Utilizing a long-standing connection in the wine industry, we benefitted from such abundance with the 2014 vintage.  After tasting the wine from the barrels and confirming the wine was excellent (it was), we purchased several barrels of both the Cabernet Sauvignon and Cabernet Franc from the winery (one with cult-like status - though we cannot say who).  We then finalized a blend of our wines, then had it bottled, labeled, and sent to our distribution facility in the city of Napa where it now awaits a home in your wine cellar!

Some notes on Claudine Cabernet Sauvignon   

You’ve purchased your cult wine at a significant discount through yours-truly and now you want to enjoy it the right way, right?  Here are a few tips to maximize the enjoyment of your 2014 Diamond Mountain District Cabernet:

  1. Use the right glass.  You wouldn’t buy an exotic sports car and put budget tires on it, so don’t drink expensive wine out of cheap glassware!  Specifically, make sure the glass you drink your cabernet out of has a large enough bowl (the term for the part of the glass that actually holds the wine) to hold a 5-6 oz. pour and still have enough room to swirl it around and trap the aromas inside.  We'll definitely judge you if you pour it in to a tiny bistro glass or – Heaven forbid – a Red Solo cup. 
  2. Give it some time.  We would ideally recommend you age this wine for a year or so before opening it.  That’s exactly what the winery is going to do before they even release this wine to the public to make sure it shows at its best when it is consumed.  Do what the experts do and let it lay down in your cellar for a little while.  If you insist on opening the wine in the nearer future, give it 1-2 weeks after receiving it to allow it to settle from the jostling experience of being shipped.  This will actually make a big difference – trust us!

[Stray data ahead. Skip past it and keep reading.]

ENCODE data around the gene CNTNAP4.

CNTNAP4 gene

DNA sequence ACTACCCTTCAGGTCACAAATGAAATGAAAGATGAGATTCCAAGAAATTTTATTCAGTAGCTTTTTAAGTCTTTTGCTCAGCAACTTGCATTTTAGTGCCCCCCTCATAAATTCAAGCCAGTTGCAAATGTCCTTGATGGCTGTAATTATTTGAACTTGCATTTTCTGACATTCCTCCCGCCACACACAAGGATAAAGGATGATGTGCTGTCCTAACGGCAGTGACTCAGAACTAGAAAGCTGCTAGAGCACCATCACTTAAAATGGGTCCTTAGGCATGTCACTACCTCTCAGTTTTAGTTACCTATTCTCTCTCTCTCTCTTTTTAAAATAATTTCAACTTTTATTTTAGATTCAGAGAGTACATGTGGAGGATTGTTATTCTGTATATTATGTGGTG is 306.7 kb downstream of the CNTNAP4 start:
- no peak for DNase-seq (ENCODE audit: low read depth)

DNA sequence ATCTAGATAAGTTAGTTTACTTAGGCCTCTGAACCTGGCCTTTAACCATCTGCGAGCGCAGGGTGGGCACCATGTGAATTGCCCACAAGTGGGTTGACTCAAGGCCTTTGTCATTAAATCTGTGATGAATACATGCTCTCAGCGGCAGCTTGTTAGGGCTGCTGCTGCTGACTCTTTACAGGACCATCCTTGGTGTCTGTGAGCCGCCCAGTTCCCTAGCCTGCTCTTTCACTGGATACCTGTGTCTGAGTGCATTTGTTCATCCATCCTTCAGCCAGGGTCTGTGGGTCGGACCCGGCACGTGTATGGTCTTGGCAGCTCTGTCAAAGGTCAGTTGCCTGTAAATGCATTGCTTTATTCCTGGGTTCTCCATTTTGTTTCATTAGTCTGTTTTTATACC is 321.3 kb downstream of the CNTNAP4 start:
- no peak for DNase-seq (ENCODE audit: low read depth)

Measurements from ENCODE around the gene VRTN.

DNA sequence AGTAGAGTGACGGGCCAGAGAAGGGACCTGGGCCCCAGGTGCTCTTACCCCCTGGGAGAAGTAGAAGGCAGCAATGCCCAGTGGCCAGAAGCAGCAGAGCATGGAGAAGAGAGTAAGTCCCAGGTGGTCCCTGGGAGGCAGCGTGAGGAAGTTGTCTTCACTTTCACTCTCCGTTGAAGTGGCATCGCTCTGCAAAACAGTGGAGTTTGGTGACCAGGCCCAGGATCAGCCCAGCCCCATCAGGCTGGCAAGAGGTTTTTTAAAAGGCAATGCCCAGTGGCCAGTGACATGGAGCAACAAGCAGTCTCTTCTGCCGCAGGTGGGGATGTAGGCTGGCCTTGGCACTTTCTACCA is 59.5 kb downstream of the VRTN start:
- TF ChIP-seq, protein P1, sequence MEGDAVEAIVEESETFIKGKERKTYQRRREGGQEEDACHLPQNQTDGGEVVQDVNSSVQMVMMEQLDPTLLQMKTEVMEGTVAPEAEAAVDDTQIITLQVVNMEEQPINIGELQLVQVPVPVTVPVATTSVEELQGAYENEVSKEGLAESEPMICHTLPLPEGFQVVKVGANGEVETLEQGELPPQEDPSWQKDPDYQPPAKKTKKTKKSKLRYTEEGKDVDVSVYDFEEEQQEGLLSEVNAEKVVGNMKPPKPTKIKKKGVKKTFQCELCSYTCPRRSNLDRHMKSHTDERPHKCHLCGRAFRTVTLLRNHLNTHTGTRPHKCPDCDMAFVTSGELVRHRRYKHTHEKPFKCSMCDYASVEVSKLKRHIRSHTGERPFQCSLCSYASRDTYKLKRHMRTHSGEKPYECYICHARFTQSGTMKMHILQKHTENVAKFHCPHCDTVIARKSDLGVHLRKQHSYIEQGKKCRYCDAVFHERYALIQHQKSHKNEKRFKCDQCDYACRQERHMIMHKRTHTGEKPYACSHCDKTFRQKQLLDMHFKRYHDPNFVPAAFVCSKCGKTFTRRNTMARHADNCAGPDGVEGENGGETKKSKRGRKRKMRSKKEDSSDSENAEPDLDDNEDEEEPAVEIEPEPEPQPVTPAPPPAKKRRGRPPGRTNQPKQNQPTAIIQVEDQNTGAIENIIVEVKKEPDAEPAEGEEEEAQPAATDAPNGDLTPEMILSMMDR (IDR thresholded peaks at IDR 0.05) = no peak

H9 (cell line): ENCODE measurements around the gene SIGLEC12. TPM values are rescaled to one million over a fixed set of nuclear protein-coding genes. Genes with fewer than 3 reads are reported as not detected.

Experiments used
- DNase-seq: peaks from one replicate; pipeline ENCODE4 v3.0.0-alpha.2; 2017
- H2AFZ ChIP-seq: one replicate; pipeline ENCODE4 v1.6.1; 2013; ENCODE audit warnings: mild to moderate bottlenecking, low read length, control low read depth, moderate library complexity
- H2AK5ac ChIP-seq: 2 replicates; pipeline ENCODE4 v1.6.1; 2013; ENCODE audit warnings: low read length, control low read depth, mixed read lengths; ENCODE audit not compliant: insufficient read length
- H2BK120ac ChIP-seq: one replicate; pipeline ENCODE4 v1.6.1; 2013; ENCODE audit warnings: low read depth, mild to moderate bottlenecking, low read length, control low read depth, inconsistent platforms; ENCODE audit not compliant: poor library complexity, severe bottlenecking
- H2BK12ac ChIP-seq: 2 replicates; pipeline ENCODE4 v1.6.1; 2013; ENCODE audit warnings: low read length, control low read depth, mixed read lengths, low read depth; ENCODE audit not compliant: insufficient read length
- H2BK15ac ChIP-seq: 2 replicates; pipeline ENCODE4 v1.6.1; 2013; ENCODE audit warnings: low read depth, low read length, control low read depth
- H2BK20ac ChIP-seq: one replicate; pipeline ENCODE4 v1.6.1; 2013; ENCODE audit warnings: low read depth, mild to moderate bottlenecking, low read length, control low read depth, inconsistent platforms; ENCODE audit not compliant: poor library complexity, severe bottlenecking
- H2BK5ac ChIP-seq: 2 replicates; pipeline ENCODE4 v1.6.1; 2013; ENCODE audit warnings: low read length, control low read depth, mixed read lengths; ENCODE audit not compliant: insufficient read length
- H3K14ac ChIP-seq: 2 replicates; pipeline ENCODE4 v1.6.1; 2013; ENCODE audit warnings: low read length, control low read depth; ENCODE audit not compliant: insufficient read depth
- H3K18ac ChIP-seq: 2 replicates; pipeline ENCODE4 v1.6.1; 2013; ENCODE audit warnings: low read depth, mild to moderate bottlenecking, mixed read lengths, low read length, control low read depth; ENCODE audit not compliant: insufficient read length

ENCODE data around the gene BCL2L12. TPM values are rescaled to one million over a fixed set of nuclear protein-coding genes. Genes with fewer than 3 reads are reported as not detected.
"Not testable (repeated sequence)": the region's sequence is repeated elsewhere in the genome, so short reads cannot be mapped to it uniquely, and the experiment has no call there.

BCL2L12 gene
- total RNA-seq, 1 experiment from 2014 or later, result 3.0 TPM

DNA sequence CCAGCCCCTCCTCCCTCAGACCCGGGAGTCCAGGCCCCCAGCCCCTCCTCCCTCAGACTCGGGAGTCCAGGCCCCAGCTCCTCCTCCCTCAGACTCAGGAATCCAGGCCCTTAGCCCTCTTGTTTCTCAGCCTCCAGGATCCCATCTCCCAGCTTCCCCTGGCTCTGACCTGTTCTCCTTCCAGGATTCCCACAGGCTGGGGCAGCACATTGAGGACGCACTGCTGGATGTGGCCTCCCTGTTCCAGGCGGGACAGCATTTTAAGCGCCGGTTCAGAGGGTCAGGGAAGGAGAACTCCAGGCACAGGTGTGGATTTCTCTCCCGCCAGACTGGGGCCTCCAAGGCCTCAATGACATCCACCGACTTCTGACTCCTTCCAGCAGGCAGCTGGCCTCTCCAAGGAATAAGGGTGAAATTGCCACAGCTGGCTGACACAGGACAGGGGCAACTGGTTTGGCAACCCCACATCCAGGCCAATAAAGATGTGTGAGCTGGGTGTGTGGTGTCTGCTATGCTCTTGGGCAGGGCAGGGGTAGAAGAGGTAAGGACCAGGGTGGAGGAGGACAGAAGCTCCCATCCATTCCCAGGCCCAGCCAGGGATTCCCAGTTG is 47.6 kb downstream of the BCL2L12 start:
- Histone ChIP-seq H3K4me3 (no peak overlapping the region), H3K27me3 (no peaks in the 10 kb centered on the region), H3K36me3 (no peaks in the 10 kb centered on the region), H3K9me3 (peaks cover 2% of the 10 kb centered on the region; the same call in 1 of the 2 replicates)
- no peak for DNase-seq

3. Give it some air.   A big wine like this will improve noticeably and significantly after it’s opened and exposed to air (specifically:  oxygen).  This can be accomplished by either pouring the wine in to a decanter and letting it set for 1-2 hours, or by being poured directly into a rapid aerator (such as a Vinturi) in to your (amply sized) wine glass.  I’m actually a big fan of doing both:  pouring the wine through the aerator in to a decanter and letting it rest for an hour or two.

 We hope this has been both informative and helpful, and continue to be extremely grateful for your interest in and support of our wines.  Thank you all – family and friends both near and far – for helping make the 2016 launch of Claudine Wines the amazing success it has already been.  We look forward to sharing more wine with you in 2017.



-Lance & Spence // Brian & Becky

1 Response

Scott Armstrong
Scott Armstrong

December 26, 2016

Brian gave me a bottle of Cabernet Sauvignon for Christmas. We thoroughly enjoyed it while having a prime rib roast for Christmas dinner. What a treat! My daughter, somewhat of a wine connoisseur, said it was one of the best wines she ever tasted. Her only issue with the wine is that I only had one bottle. I won’t make that mistake again. I am looking forward to the first bottles of the Claudine Zefindal.